The center is also set to grow. It has acquired another 2,500 square feet at the location where it operates on Pruitt Road and officials are considering a second campus site. There is not a geographical requirement for admission, and students come from as far away as Huntsville, Mollinedo said.

The student-to-teacher ratio is 7-2, and classes have been held in-person this year with appropriate distancing and mask requirements as well as full COVID-19 protocols, officials said.

The social learning that is part of in-person instruction has been crucial for the students, school officials said.

They need structure, and that’s a critical component of their ability to learn," Wood said. "We have kids that are all across the spectrum in terms of their academic capabilities ... some can gain from virtual teaching but others can’t."

One of the greatest challenges posed through the pandemic has been the limitations it imposes on fundraising, said board member Steve Leakey.

"We have been encouraged by the support we have gotten," Leakey said. "It's hard to raise money for anything.

The school has previously met a goal of raising enough for one scholarship per year, $22,000, but it would like to provide more scholarships in the future. This year, an outdoor fundraiser for TAA—a clay target shoot at a Conroe gun range—is scheduled for March 27.

Texas Neurodiversity Center

TAA is also now the academic arm of TNC, which formed in 2020 and has the goal of being an umbrella corporation for independent entities offering applied behavior analysis-based services for families.

Wood, who is the parent of an autistic child, said in addition to TAA, the nonprofit works with The Grove ABA, a business based in The Woodlands offering full-time and focused ABA intervention services for individuals ages preschool to adult. The two entities are the first that TNC has partnered with, but it hopes to eventually offer services for individuals into adulthood such as employment and independent living.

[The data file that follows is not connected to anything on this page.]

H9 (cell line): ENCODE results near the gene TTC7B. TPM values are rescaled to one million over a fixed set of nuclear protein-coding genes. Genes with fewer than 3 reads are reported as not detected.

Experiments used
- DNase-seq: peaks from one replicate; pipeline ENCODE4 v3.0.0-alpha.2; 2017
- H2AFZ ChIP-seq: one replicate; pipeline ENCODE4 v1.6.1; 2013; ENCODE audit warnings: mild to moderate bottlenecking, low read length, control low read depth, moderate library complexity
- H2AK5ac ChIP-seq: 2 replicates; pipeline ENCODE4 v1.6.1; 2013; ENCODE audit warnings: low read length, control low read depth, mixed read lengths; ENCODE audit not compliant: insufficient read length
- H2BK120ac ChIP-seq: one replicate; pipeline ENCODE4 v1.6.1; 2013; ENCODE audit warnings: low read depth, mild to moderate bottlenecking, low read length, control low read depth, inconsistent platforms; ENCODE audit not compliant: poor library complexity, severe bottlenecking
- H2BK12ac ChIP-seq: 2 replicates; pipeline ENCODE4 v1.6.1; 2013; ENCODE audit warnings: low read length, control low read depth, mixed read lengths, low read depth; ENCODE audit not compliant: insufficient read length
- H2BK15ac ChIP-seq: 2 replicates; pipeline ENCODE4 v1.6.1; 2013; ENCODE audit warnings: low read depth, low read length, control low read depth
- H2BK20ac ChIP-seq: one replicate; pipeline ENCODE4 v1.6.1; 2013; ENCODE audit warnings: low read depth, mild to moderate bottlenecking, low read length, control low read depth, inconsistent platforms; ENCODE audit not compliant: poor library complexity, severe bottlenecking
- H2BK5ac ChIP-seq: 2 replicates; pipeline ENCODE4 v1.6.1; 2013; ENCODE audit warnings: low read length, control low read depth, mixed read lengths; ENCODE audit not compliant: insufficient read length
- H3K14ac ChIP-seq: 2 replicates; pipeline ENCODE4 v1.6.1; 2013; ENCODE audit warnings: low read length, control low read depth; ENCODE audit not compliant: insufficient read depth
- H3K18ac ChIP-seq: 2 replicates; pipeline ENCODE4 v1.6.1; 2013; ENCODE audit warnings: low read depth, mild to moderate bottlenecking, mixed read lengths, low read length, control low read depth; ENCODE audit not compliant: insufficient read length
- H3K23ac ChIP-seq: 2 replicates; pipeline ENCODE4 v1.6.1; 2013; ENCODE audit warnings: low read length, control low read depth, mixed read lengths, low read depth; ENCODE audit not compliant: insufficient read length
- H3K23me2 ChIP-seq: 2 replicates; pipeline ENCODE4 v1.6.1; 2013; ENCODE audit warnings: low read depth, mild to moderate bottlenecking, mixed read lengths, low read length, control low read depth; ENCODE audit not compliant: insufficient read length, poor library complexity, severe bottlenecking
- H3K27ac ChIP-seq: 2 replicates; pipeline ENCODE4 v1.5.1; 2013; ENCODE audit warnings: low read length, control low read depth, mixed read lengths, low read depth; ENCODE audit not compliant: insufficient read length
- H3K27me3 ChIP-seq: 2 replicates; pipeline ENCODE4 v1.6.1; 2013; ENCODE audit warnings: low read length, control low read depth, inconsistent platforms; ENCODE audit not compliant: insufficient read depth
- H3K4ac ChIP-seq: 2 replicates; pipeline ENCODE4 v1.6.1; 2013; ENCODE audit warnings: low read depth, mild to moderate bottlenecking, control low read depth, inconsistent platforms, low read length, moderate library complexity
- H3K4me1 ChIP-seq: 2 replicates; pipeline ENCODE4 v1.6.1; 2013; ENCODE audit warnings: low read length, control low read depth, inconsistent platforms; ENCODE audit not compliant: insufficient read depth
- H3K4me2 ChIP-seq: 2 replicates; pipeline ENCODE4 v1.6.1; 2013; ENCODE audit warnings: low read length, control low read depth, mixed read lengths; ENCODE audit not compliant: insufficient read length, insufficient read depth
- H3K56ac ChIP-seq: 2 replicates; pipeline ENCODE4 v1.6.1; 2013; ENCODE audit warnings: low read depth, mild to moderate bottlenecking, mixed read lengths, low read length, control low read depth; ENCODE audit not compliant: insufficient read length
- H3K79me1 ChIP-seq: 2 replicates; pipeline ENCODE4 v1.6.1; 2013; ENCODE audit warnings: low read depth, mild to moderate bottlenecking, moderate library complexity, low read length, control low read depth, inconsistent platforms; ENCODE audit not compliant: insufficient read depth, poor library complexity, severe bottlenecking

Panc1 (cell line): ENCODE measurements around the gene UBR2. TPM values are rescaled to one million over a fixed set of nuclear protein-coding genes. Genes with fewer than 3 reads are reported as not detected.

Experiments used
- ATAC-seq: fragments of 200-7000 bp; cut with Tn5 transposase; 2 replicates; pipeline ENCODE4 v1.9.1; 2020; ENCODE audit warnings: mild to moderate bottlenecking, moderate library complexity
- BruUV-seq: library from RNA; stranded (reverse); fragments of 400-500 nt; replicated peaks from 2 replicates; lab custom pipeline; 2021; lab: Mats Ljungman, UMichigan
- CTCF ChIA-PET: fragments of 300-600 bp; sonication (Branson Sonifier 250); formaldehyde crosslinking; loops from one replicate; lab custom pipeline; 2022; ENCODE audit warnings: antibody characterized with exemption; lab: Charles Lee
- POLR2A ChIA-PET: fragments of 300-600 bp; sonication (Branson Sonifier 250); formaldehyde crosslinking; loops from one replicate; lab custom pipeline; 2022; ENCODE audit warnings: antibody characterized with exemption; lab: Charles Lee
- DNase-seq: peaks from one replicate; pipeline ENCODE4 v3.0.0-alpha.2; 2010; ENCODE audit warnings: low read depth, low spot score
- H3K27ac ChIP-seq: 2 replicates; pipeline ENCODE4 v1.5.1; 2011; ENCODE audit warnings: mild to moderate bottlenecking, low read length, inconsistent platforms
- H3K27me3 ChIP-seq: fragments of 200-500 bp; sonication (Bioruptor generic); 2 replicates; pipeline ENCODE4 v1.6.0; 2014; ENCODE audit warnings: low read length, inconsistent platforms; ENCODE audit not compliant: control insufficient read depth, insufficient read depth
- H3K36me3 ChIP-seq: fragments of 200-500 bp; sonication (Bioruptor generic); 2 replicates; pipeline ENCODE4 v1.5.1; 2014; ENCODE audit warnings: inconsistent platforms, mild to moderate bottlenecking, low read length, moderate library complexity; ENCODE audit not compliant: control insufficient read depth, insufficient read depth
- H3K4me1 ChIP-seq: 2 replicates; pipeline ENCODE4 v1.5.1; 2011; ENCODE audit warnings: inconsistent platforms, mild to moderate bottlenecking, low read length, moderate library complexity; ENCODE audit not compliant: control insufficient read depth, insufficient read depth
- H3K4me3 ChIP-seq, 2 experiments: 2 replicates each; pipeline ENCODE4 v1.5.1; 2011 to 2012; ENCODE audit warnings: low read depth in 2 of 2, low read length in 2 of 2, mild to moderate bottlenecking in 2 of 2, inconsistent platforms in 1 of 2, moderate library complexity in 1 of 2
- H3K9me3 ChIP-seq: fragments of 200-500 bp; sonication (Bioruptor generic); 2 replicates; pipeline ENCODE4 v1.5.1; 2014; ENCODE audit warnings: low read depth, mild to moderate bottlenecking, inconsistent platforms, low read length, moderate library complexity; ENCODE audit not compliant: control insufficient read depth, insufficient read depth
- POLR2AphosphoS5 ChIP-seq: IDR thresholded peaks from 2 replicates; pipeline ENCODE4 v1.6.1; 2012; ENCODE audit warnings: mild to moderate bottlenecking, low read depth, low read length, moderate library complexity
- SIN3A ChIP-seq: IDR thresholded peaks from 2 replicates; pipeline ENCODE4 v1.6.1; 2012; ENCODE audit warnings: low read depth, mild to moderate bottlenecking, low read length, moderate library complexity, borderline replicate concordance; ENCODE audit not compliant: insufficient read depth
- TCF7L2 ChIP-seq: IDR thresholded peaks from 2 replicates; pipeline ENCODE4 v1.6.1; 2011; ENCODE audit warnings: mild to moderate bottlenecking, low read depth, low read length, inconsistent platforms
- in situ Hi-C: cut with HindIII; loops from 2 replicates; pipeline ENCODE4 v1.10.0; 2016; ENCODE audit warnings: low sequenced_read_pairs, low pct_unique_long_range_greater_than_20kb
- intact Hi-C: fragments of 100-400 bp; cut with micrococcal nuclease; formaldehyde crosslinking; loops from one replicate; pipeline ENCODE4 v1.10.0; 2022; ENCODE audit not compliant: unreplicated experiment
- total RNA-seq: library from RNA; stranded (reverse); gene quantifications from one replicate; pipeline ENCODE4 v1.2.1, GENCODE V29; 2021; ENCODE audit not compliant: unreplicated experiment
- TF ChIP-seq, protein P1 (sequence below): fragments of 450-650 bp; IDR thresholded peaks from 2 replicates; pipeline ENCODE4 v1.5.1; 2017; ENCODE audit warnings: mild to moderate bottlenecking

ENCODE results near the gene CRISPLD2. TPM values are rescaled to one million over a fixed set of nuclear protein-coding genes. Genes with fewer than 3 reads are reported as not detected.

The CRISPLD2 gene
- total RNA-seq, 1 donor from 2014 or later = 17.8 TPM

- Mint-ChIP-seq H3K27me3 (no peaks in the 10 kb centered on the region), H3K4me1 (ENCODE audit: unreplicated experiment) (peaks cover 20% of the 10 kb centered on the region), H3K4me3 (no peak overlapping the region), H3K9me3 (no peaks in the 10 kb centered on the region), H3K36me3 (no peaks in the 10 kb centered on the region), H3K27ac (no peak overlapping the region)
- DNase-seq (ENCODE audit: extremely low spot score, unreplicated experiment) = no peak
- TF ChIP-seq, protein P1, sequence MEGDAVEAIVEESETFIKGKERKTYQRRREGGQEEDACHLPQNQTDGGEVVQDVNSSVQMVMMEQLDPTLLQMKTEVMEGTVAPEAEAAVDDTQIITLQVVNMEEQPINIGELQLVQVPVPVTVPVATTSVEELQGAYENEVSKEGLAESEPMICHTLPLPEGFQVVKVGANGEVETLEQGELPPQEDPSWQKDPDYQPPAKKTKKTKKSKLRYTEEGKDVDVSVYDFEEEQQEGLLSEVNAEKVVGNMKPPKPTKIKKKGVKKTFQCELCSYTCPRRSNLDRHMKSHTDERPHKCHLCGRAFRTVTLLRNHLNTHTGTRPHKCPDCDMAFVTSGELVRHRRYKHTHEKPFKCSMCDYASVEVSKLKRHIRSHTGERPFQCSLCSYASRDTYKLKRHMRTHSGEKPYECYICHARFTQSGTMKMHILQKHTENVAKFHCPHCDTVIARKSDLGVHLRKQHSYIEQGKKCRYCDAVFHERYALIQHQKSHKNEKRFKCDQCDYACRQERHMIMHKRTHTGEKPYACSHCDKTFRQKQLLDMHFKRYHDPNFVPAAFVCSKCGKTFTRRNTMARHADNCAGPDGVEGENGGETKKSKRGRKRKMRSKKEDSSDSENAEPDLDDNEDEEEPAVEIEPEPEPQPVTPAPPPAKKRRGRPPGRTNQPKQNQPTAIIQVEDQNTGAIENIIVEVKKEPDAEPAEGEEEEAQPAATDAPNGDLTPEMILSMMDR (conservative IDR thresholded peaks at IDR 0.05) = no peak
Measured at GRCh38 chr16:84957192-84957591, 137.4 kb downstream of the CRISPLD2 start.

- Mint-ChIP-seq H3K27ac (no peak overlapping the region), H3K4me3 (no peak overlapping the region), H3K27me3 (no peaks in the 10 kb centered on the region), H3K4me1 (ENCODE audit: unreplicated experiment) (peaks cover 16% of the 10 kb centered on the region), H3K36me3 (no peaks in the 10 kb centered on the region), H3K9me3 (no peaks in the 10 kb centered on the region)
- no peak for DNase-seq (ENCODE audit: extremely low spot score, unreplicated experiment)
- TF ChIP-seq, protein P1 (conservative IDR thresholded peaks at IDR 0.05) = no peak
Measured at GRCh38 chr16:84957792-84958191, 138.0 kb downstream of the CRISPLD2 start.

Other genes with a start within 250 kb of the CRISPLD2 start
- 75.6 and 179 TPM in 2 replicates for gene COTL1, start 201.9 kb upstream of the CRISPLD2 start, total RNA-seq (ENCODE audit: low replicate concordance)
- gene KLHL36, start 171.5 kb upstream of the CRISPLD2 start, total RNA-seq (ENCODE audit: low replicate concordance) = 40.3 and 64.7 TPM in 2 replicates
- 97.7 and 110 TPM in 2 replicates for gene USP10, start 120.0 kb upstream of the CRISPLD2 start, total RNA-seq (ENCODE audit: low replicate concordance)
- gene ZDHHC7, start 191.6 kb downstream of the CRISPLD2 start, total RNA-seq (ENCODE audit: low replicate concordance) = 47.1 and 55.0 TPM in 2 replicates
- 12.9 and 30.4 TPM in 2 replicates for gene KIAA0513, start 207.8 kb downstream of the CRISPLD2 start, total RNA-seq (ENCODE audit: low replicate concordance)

The idea is to provide a comprehensive set of services to people on the autism spectrum not only from early intervention all the way into adolescents and adulthood but to provide for different parts of the spectrum," Wood said.

For now, other resources the group is looking to develop include collaborations with high education institutions—such as Lone Star College System or four-year college in the area, she said.

Texas Autism Academy

1009 Pruitt Road, The Woodlands



March 27 fundraiser:

8:30 a.m.: registration and check-in

9:45 a.m.: event begins on course

Cost: $125 per person ($100 for first responders)

Location: Blackwood Gun Club, 11400 FM 2854, Conroe

Register at www.texasautismacademy.org
By Vanessa Holt
A resident of the Houston area since 2011, Vanessa began working in community journalism in her home state of New Jersey in 1996. She joined Community Impact Newspaper in 2016 as a reporter for the Spring/Klein edition and became editor of that paper in March 2017 and editor of The Woodlands edition in January 2019.